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  19. Sandy, that's my old 'hood! It's a great story told well.

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  20. good is rarely sensationable
    lloyd

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  21. This isn't anything that I wouldn't expect from you. I know you don't auto-judge. I wish more folks were like you. I'm glad that you write about these everyday encounters. Asylum and Coexistence could not have been better placed. Funny how life gives us these signs every now and then.. or at least how we notice them.

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  22. POTW is so very deserved.

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  23. Wonderful post! If only more people would enjoy encounters with one another!!
    Not strangers....friends...traveling through life together!
    Congrats on the POTW award!
    Hugs
    SueAnn

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  24. I really liked this post, and the spirit of it. In part because I've got a teenage son, who frequently wears cargo pants and hoodies.

    In part because on Friday I saw something that left me pondering for quite some time. I was driving to the bookstore, and passed two teenaged boys, pushing a third, younger boy in a wheelchair. The boy in the wheelchair had oxygen tubing in his nose, and looked rather frail.

    As I watched, waiting at a light, the boys switched off pushing the third boy, going up a slight incline, all three of them laughing together and I thought, without that third boy, what would I assume about two teenage boys out for a walk together on a beautiful Friday?

    We all make assumptions about other people, and teenagers are often thought to completely lack any kind of empathy. I have a teenage son who is a nice kid, his friends seem to have a lot of niceness in them, too.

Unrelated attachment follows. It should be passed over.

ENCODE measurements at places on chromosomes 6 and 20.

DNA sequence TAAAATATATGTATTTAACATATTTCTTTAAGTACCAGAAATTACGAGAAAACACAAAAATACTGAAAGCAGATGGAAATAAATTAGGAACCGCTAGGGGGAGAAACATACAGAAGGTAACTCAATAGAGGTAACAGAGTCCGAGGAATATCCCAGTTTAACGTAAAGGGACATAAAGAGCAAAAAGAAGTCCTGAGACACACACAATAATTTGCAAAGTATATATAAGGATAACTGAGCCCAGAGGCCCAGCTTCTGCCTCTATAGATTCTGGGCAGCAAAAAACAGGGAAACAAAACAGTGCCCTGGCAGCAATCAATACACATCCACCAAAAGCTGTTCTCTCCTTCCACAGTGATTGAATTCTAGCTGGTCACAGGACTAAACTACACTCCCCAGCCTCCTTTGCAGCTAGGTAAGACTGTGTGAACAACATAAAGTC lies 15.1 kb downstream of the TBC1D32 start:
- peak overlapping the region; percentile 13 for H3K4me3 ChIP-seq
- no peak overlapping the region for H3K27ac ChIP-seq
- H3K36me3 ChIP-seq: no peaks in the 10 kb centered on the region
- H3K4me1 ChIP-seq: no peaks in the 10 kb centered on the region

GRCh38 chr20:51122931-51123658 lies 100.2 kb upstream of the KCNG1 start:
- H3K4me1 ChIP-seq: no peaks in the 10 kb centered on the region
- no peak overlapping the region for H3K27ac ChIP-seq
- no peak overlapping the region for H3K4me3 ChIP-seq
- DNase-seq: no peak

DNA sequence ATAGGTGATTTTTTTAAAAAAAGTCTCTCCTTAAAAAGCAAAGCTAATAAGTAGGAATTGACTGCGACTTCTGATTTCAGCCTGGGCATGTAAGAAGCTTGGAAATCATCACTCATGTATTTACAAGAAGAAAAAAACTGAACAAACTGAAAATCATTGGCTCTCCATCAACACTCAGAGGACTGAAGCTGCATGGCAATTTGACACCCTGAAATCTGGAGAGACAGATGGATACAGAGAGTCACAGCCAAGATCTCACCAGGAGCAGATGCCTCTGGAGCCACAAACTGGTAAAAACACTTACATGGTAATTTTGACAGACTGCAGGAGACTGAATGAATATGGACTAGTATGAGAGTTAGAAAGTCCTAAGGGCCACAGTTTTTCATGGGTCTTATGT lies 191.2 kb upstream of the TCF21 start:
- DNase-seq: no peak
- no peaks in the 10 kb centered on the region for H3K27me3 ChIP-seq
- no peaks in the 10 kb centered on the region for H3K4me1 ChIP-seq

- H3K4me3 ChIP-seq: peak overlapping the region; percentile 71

Still, it was a touching sight. Who knows what they were laughing about? It doesn't matter, but wherever they were going, and whatever they were laughing about, they were including the third boy, and very automatically taking care of him.

    Sometimes are nicest encounters, are most heartening moments come from simply looking around.

    Congratulations on your post of the week mention over at Hilary's blog :-)

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  25. Back to say Congrats on POTW mention from Hilary via Annie!

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  26. Amen. And the photo is a summary in itself. Congratulations on the potw.

    word veri: prehab. Is this where I am now? ;-)

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  27. I enjoyed this story, thanks for sharing. Congrats on Post of the Week!

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  28. I'm so glad you make your entire post available in your 'feeds' so I can catch up in my reader when I fall behind. I might have missed this marvelous post otherwise. Thanks so much for sharing this experience reminding us all that a smile and a kind word extended often yield unexpected and enriching experiences.
    Hugs and blessings,